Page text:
Freshman Democratic Rep. Ilhan Omar trades in a primitive brand of anti-Semitism that’s almost unknown in this country, let alone in Congress. To recap, in 2012, she tweeted, “Israel has hypnotized the world, may Allah awaken the people and help them see the evil doings of Israel.” Only last week, the Somali-born Omar defended her tweet during a CNN interview. That’s six years of remorseless bigotry.

But since that interview, someone must have convinced Omar that she needed to do some damage control. On Tuesday, she took to Twitter once again—this time, responding to the New York Times’ Bari Weiss, who wrote a column on Monday detailing Omar’s offense. Omar offered an apology of sorts for what she claimed was former ignorance.

“In all sincerity, it was after my CNN interview that I heard from Jewish orgs. that my use of the word ‘Hypnotize’ and the ugly sentiment it holds was offensive,” she wrote. “It’s now apparent to me that I spent lots of energy putting my 2012 tweet in context and little energy is disavowing the anti-Semitic trope I unknowingly used, which is unfortunate and offensive.”

She “unknowingly” offended Jews by saying that Israel hypnotized the world not to see its evil? Nonsense. In the Greater Middle East, from which Omar’s family hails, conspiracy theory is the coin of the realm, and much self-inflicted grief is blamed on dark Jewish magic. It’s ludicrous to think that she didn’t know what she was saying. Omar composed her offending tweet during Israel’s war with Hamas in Gaza and was, in all probability, speaking foremost to an audience that truly believes in the evils of Jewish sorcery.

We’re talking here about people who embrace a strain of superstitious anti-Semitism that sees Jews as non-human agents of the Devil. In January 2015, for example, after Islamist terror attacks rocked Paris, a Daily Beast writer interviewed some French Algerians who blamed the attacks on “magical shape-shifting Jews that were master manipulators that could be everywhere at the same time.” We’re talking about the Iranian cleric and Tehran University professor who went on television and claimed: “The Jew is very practiced in sorcery. Indeed most sorcerers are Jews.”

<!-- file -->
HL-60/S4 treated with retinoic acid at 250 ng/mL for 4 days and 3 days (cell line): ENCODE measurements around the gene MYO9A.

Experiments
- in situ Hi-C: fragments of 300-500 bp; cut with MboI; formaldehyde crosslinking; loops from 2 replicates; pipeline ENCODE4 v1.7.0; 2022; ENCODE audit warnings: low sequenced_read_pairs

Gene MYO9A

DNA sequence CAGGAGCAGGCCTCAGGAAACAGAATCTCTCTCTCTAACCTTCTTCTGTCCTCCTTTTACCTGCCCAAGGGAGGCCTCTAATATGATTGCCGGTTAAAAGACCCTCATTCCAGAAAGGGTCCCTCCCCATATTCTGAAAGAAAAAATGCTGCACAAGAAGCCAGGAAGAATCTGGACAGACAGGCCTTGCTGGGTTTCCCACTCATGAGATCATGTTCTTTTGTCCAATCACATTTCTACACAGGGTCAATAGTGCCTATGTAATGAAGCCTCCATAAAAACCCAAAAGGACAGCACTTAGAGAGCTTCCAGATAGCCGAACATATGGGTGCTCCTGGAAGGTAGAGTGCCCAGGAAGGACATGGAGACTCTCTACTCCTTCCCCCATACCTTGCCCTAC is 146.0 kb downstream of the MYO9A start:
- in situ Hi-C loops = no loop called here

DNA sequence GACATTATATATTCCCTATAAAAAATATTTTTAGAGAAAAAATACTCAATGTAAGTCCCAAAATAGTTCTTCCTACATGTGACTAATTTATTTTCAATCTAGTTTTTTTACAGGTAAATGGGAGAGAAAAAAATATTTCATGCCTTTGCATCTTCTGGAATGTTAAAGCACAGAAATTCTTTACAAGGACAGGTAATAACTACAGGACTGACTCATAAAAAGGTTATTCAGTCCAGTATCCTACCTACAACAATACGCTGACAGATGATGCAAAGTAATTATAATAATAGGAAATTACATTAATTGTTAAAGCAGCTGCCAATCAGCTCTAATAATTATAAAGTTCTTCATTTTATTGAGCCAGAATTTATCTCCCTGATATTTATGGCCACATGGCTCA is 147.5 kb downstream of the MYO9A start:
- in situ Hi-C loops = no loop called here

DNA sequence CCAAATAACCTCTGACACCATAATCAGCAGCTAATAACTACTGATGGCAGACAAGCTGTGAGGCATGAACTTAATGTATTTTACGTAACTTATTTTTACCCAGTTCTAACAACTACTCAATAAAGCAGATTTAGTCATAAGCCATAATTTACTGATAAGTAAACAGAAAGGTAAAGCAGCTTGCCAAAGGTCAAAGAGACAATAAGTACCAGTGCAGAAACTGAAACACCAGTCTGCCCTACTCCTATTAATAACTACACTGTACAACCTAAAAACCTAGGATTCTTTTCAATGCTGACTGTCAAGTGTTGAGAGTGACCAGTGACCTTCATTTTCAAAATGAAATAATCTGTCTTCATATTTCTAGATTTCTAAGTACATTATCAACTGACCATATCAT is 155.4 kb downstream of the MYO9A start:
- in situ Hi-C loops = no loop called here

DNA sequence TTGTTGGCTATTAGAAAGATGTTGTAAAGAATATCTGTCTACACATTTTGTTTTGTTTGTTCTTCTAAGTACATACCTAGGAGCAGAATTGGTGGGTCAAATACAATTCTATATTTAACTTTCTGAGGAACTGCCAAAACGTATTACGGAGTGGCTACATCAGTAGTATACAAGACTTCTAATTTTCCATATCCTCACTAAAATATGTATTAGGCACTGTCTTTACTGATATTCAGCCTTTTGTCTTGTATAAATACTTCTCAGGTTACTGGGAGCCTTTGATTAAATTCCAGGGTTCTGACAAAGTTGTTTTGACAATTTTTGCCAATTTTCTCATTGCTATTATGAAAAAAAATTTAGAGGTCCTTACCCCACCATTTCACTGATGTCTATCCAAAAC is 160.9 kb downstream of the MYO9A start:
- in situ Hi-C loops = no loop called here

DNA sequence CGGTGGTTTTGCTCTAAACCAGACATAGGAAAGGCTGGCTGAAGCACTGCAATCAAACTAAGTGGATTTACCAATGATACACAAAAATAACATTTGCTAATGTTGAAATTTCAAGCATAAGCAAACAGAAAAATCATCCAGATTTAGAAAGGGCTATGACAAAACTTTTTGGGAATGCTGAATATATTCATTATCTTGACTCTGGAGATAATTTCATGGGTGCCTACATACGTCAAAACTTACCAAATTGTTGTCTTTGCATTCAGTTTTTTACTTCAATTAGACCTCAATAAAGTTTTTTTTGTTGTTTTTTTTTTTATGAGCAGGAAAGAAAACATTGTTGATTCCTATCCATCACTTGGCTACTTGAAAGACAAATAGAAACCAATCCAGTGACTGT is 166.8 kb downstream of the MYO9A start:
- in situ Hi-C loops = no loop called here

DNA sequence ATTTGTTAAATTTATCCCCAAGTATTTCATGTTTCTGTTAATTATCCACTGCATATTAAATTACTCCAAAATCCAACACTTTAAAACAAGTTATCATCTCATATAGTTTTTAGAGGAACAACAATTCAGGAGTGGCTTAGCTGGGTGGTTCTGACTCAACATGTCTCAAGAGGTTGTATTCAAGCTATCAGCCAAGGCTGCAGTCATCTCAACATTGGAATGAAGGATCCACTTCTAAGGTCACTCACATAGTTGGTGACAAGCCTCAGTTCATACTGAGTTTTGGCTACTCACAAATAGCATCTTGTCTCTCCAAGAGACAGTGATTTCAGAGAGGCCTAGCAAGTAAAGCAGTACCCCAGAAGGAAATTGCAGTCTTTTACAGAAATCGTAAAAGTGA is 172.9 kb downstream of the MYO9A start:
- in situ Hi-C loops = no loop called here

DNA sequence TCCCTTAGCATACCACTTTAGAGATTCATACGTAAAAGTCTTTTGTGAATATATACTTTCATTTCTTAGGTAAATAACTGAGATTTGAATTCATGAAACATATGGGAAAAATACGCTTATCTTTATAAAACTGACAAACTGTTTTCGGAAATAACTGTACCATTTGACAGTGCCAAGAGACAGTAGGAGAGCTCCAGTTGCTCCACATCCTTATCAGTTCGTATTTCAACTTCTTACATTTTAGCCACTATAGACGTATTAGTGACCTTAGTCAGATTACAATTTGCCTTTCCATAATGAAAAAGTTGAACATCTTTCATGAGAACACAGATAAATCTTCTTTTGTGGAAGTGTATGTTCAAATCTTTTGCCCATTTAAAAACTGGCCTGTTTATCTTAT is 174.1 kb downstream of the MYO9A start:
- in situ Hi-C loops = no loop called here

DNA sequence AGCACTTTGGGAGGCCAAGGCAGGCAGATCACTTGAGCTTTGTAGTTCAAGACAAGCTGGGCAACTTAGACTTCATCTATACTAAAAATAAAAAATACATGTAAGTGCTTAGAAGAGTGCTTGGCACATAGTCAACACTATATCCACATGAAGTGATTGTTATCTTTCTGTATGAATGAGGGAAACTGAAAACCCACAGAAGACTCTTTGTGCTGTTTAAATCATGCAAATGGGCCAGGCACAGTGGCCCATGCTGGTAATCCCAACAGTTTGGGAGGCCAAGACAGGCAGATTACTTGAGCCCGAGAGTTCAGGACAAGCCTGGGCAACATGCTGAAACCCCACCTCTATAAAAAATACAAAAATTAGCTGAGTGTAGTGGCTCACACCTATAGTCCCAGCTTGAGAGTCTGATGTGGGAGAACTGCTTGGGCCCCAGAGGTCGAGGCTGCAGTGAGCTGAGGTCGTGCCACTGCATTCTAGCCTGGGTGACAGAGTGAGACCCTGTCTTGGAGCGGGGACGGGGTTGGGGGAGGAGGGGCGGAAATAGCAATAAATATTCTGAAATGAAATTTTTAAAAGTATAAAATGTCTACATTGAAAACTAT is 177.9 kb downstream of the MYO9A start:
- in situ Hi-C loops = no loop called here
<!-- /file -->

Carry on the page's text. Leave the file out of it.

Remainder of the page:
This is the crowd that Ilhan Omar—an American congresswoman who now serves on the House Foreign Affairs Committee—was speaking to. In their language.

The history of mystical anti-Semitism is long indeed. It predates Christendom and thrived, at times, long afterward. Martin Luther wrote that “a Jew is as full of idolatry and sorcery as nine cows have hair on their backs, that is: without number and without end.” Such notions were popular throughout Medieval Europe and survived in various forms into the modern age. The Third Reich was, in part, an occult operation. Official Nazi publications discussed phenomena such as the “Jewish evil eye.”

Omar’s talent for untruth is evident in the way she went about pretending not to be a supporter of the Boycott, Divestment, Sanctions movement, which advocates actions aimed at delegitimizing the existence of the world’s only Jewish state. After she was safely elected, Omar freely confessed her support for the BDS movement—a tacit acknowledgment of its controversial nature.

Today, in the West, ideas about Jews as shape-shifting lizard-people have purchase almost exclusively among cranks on the fringe (and, perhaps, with Alice Walker). But in the U.S. Congress, we now have Ilhan Omar. If you take her claim of benign ignorance as sincere, she’s pegged you correctly as the ignorant one. Or you’ve been hypnotized.

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